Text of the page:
gingerbread


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gin·ger·bread

 (jĭn′jər-brĕd′)
n.
1.
a. A dark molasses cake flavored with ginger.
b. A molasses and ginger cookie cut in various shapes, sometimes elaborately decorated.
2.
a. Elaborate architectural ornamentation, as on the trim of gables and porches on a Victorian house.
b. Superfluous or tasteless embellishment.

[Middle English gingebred, a stiff pudding, preserved ginger, alteration (influenced by bred, bread, bread) of Old French gingembrat, from Medieval Latin *gingibrātum, from gingiber, ginger; see ginger.]

gin′ger·bread′ adj.
gin′ger·bread′y adj.

gingerbread

(ˈdʒɪndʒəˌbrɛd)
n
1. (Cookery) a moist brown cake, flavoured with ginger and treacle or syrup
2. (Cookery)
a. a rolled biscuit, similarly flavoured, cut into various shapes and sometimes covered with icing
b. (as modifier): gingerbread man.
3.
a. an elaborate but unsubstantial ornamentation
b. (as modifier): gingerbread style of architecture.

gin•ger•bread

(ˈdʒɪn dʒərˌbrɛd)

n.
1. a type of cake or fancifully shaped cookie flavored with ginger and molasses.
2. elaborate or superfluous architectural ornamentation.
adj.
3. heavily ornamented: a house with gingerbread trim.
[1250–1300]
gin′ger•bread′y, adj.
ThesaurusAntonymsRelated WordsSynonymsLegend:
Noun1.gingerbread - cake flavored with gingergingerbread - cake flavored with ginger    
cake - baked goods made from or based on a mixture of flour, sugar, eggs, and fat
Translations
خُبْز الزَّنْجَبيل
perník
ingefærkage
gyömbérkenyér
piparkaka, smákaka skorin út í mynd
medovník
zencefilli kek

gingerbread

[ˈdʒɪndʒəbred] Npan m de jengibre

gingerbread

[ˈdʒɪndʒərbrɛd] npain m d'épicesginger cake ncake m au gingembreginger group n (British)groupe m de pressionginger-haired [ˌdʒɪndʒərˈhɛərd] adjroux(rousse)

gingerbread

[ˈdʒɪndʒəˌbrɛd] npan m pepato or di zenzero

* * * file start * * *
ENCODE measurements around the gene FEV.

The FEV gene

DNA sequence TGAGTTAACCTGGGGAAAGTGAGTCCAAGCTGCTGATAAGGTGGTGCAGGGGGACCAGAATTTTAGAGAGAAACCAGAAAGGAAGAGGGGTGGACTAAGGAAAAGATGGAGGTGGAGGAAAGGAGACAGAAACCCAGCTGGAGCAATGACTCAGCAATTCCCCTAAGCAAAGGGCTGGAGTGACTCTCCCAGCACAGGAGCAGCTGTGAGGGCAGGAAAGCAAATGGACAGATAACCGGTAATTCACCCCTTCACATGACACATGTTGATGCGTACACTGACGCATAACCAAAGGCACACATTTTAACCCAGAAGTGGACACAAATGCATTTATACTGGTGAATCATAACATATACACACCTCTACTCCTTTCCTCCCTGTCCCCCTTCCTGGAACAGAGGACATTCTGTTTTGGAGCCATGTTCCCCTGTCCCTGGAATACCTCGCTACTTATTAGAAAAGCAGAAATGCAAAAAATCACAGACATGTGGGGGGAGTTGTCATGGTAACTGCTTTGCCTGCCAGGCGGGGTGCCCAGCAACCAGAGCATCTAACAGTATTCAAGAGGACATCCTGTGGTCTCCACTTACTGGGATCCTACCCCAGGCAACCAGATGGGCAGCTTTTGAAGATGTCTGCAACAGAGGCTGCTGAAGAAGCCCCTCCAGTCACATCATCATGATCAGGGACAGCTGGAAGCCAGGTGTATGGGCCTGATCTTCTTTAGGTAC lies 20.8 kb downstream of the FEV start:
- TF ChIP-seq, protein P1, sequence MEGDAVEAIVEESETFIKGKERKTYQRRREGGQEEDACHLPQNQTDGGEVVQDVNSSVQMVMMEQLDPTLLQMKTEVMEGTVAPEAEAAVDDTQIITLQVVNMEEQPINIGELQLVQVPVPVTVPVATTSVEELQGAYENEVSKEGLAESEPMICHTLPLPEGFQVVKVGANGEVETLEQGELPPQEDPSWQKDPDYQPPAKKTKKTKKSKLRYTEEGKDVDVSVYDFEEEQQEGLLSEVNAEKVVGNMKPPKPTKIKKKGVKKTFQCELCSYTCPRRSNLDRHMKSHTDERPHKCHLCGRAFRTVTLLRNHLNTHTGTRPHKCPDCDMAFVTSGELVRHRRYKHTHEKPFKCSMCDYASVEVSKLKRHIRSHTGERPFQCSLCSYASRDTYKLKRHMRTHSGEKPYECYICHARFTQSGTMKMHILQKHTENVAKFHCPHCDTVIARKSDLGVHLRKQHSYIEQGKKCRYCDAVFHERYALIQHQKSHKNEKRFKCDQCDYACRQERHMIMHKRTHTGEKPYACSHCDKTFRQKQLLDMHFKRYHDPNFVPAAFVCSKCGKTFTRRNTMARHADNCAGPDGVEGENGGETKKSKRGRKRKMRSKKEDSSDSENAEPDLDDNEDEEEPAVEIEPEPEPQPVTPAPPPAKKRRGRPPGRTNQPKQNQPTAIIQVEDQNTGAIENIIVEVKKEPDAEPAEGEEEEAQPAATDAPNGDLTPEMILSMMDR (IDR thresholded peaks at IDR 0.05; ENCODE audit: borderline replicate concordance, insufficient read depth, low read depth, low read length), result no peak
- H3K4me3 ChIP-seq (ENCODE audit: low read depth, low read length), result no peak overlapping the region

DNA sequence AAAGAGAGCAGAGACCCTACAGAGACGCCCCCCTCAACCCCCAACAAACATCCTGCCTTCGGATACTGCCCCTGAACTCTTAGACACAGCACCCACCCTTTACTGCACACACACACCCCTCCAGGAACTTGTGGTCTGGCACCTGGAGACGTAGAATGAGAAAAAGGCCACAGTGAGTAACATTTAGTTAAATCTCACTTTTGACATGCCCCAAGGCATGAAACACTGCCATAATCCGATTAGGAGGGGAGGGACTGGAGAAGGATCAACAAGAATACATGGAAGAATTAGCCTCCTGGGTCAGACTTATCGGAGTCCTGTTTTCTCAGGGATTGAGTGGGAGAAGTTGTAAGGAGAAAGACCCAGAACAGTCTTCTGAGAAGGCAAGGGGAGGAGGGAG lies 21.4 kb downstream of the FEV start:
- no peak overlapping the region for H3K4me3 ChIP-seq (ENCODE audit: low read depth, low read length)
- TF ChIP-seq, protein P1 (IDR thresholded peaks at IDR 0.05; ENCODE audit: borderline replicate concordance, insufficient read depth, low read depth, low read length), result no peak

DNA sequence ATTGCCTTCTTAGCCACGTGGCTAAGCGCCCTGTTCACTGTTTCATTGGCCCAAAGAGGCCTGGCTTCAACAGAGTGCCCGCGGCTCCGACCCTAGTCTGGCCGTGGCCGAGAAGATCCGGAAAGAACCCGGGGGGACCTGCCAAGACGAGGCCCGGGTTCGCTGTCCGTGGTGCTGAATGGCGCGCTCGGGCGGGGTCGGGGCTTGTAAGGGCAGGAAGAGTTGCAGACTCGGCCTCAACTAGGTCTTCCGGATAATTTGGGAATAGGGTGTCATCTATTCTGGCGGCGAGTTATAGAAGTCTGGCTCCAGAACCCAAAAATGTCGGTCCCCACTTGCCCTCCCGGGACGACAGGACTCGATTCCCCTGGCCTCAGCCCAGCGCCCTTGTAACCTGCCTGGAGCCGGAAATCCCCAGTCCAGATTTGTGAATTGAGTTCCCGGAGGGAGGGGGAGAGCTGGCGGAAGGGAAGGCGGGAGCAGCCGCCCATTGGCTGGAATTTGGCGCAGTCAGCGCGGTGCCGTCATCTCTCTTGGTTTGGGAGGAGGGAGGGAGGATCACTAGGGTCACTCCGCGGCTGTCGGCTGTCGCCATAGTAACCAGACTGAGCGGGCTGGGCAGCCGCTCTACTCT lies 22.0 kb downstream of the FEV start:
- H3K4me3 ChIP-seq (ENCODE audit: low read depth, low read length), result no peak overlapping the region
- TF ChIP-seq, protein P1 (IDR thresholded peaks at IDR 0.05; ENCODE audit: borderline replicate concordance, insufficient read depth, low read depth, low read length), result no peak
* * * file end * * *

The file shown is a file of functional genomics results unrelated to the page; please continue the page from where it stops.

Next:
ginger

(ˈdʒindʒə) noun
a hot-tasting root which is used as a spice.
adjective
1. flavoured with ginger.
2. reddish-brown in colour. a ginger cat.
ginger ale, ginger beer
a type of non-alcoholic drink flavoured with ginger.
ˈgingerbread noun
(a) cake flavoured with treacle and ginger.
References in classic literature ?
First walked a gingerbread man neatly formed and baked to a lovely brown tint.
Jim Crow, moreover, was seen executing his world-renowned dance, in gingerbread.
An episode of humour or kindness touches and amuses him here and there--a pretty child looking at a gingerbread stall; a pretty girl blushing whilst her lover talks to her and chooses her fairing; poor Tom Fool, yonder behind the waggon, mumbling his bone with the honest family which lives by his tumbling; but the general impression is one more melancholy than mirthful.
Pon my word," said Conseil, "it will be gingerbread.
No, I never cooked anything in my life except a gingerbread and it was a failure -- flat in the middle and hilly round the edges.
The only article in which Silas dealt, that was not hard, was gingerbread.
The German soldiers by the innumerable sentry-boxes looked strangely like German toys, and the clean-cut battlements of the castle, gilded by the sunshine, looked the more like the gilt gingerbread.
As I entered the kitchen, I sniffed a pleasant smell of gingerbread baking.
They flanked opposite ends of the house and were probably architectural absurdities, redeemed in a measure indeed by not being wholly disengaged nor of a height too pretentious, dating, in their gingerbread antiquity, from a romantic revival that was already a respectable past.
There sat the long-legged pauper, on his bed, in a very short shirt, and nothing more; he was dangling his legs contentedly back and forth, and wheezing the music of "Camptown Races" out of a paper-overlaid comb which he was pressing against his mouth; by him lay a new jewsharp, a new top, and solid india-rubber ball, a handful of painted marbles, five pounds of "store" candy, and a well-gnawed slab of gingerbread as big and as thick as a volume of sheet-music.
The Simpson twins stood in such awe of her that they could not be persuaded to come to the side door even when Miss Jane held gingerbread cookies in her outstretched hands.
On the front seat of the coach there was one of those small baskets in which travelling ladies who are too delicate to appear at a public table generally carry a supply of gingerbread, biscuits and cheese, cold ham, and other light refreshments, merely to sustain nature to the journey's end.